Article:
Congratulations to the team at EchoSign on the company’s acquisition by Adobe (see also Techmeme coverage). I’m sorry to say, though, that if Adobe’s previous SaaS acquisitions are anything to go by, today’s news is likely to be less of a cause for celebration than commiseration with EchoSign’s users and fans over the next few years.
Largely unnoticed except by those in the know, EchoSign has been a fixture of the SaaS landscape for many years. The secret of its success has been its use of the cloud to make something effortless that has always been a pain in the physical world — the signing and exchange of business contracts.
Since those contracts are increasingly created and delivered as PDF documents, the synergy with Adobe’s Acrobat product line and more especially with its Acrobat.com online applications portal should be self-evident. But recall what Adobe has done with its earlier acquisitions and immediately the outlook seems less sanguine.
Remember Buzzword? Adobe acquired the WYSIWYG online word processor in October 2007 and subsequently made it the cornerstone of its online collaboration portal. But although Buzzword still exists as part of Acrobat.com, it doesn’t feature on the latest version of the portal, which was introduced last November.
A discussion thread from around that time on Adobe’s Buzzword online user forum sums up the feelings of once-passionate users about what happened to Buzzword in Adobe’s care. This comment headed Leaving Buzzword / Acrobat.com for Evernote is in so many ways a perfect summary of why big, established conventional software companies rarely succeed with innovative SaaS products:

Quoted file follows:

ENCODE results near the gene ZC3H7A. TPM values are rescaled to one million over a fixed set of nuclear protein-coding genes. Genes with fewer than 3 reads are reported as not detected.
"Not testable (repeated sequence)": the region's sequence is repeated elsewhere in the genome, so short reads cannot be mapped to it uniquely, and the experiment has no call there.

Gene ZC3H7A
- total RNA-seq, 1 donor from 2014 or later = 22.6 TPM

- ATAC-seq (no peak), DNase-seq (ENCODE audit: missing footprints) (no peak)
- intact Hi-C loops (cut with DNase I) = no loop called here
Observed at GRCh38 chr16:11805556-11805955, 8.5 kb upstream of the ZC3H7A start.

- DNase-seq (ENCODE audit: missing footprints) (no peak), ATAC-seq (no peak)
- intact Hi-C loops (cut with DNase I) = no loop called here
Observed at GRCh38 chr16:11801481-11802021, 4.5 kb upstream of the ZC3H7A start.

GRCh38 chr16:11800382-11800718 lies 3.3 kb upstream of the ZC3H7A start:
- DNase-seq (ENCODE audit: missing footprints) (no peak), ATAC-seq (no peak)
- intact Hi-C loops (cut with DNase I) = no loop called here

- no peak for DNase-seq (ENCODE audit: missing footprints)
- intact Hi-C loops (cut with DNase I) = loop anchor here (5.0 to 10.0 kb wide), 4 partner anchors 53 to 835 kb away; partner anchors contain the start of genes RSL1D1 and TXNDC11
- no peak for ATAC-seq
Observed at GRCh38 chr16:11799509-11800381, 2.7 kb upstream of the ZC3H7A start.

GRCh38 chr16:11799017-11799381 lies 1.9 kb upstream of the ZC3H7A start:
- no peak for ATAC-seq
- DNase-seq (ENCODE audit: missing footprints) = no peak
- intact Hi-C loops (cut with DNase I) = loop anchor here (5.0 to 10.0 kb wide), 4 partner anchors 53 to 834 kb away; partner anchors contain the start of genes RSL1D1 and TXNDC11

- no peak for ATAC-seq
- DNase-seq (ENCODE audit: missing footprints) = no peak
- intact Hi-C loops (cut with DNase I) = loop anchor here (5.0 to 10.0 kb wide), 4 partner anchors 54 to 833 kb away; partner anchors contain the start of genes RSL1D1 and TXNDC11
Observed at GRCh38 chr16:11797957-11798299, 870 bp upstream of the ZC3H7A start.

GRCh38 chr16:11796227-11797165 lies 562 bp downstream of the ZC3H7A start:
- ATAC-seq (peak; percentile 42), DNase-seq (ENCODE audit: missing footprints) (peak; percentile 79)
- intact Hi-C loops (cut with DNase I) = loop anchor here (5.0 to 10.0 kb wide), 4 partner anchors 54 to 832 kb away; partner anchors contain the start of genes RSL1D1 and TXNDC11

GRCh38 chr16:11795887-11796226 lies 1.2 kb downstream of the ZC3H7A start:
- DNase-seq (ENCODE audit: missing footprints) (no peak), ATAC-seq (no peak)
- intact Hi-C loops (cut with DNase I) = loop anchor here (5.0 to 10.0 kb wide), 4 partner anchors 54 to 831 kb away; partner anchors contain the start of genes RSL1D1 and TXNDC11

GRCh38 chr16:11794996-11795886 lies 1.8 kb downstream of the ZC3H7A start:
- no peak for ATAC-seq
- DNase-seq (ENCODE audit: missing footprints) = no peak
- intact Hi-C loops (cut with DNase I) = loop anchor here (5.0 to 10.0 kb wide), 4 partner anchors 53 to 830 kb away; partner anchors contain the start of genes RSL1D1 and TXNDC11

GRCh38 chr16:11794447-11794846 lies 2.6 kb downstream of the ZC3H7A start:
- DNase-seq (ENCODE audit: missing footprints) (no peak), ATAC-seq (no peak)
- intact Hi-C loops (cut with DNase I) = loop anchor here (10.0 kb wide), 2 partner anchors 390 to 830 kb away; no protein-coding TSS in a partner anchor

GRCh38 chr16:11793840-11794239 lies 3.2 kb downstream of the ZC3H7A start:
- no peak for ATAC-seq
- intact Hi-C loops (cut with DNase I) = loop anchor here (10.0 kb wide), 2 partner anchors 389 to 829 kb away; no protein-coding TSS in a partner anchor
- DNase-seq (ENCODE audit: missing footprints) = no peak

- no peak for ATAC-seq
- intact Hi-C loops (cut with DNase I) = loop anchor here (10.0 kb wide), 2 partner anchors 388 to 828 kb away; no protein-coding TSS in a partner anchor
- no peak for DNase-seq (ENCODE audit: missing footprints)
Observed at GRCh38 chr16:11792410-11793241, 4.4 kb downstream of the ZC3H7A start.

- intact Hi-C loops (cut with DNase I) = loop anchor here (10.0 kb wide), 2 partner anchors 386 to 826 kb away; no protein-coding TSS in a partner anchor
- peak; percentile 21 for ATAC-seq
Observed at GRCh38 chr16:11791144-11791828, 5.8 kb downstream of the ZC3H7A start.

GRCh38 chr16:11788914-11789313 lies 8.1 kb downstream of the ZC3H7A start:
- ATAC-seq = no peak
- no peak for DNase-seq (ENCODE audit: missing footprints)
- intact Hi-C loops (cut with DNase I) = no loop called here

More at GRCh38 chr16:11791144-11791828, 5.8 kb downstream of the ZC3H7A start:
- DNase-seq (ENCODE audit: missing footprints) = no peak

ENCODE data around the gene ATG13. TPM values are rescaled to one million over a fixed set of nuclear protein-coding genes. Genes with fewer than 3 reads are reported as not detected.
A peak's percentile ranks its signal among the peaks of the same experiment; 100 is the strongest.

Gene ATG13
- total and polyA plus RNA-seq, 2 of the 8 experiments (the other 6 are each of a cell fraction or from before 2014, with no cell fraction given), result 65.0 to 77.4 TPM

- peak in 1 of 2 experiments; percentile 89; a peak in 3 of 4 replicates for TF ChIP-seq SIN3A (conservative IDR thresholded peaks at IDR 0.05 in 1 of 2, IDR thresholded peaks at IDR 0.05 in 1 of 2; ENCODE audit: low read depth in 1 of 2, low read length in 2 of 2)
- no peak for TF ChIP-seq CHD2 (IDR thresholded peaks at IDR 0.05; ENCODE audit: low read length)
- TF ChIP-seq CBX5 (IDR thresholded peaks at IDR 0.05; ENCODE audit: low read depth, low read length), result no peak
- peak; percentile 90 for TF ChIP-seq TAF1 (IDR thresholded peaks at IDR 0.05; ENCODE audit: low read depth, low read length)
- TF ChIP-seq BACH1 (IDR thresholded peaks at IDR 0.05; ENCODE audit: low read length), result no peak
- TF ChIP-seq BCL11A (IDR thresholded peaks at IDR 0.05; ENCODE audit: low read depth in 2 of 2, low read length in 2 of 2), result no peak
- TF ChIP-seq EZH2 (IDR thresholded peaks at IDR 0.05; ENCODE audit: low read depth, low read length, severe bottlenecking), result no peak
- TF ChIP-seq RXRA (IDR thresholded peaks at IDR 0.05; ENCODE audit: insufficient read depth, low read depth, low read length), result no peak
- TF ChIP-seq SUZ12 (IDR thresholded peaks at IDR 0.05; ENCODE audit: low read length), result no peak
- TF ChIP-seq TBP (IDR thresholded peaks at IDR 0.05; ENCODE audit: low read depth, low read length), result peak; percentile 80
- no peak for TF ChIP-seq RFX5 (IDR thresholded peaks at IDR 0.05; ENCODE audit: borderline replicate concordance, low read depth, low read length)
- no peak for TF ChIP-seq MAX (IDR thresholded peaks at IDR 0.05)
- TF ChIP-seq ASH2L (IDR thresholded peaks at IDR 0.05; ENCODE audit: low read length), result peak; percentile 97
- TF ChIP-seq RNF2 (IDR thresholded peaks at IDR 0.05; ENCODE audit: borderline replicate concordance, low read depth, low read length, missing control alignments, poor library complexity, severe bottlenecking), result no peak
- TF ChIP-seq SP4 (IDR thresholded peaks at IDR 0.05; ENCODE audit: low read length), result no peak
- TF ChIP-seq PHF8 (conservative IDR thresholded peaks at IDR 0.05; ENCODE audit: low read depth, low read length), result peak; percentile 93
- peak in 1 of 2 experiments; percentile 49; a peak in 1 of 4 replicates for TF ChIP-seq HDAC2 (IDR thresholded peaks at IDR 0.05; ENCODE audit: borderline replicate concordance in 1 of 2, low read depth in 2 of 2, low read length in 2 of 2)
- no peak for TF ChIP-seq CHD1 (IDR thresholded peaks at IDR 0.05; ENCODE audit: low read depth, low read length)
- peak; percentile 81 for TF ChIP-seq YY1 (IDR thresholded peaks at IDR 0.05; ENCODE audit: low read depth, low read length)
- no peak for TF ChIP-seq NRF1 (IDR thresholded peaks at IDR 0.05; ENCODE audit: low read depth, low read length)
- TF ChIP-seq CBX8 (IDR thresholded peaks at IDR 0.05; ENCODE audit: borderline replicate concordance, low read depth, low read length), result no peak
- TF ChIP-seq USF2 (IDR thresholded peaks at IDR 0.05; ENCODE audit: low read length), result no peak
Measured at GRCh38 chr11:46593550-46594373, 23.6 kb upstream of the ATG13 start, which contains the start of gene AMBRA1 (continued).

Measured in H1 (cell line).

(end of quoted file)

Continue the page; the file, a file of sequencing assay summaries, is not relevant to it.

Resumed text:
“Adobe is a large, established and profitable company with lots of resources. Evernote is a small startup. Adobe probably has littlle priority placed on making their online apps great, Evernote will live or die by the greatness of their one app. Buzzword has seen no significant updates in the last year. Evernote has seen 4-5. When it comes to advancing and enhancing their product, I’m placing my bet on Evernote over Buzzword.”
As for Adobe’s hopes for Acrobat.com to challenge the likes of Microsoft and Google as a platform for business collaboration, another contributor to the thread has a scathing but well-founded put-down: “Unfortunately, Acrobat.com is the bimbo of cloud office suites. It looks hot, but has no depth.” To think I headlined my November 2007 posting about its ambitions, “Web collaboration: Cisco and Adobe duke it out.” What a pathetic sideshow that fight turned out to be. (Here’s my verdict on Cisco’s efforts: WebEx augurs ill for Cisco’s cloud ambitions).
And of course the reason Acrobat.com is starved of investment and drive to fulfil those ambitions is the simple fear of cannibalisation of Adobe’s established businesses. A few months back I wanted to create a PDF form that could be completed and sent in by email, but that’s not something I can do on the Acrobat.com website because it would impact sales of Adobe’s flagship LifeCycle document management server products.
It’s just as I wrote back in October 2007: “Eventually, Adobe will find itself conflicted by difficult choices as the functionality of the two product sets begins to converge: should it accelerate development of the online products in the expectation of future revenues or hold them back in order to protect existing licence sales?” In the event, it didn’t even get that far. Will EchoSign get dragged down by similar conflicts of interest? It seems to me that outcome is almost a dead-cert prediction.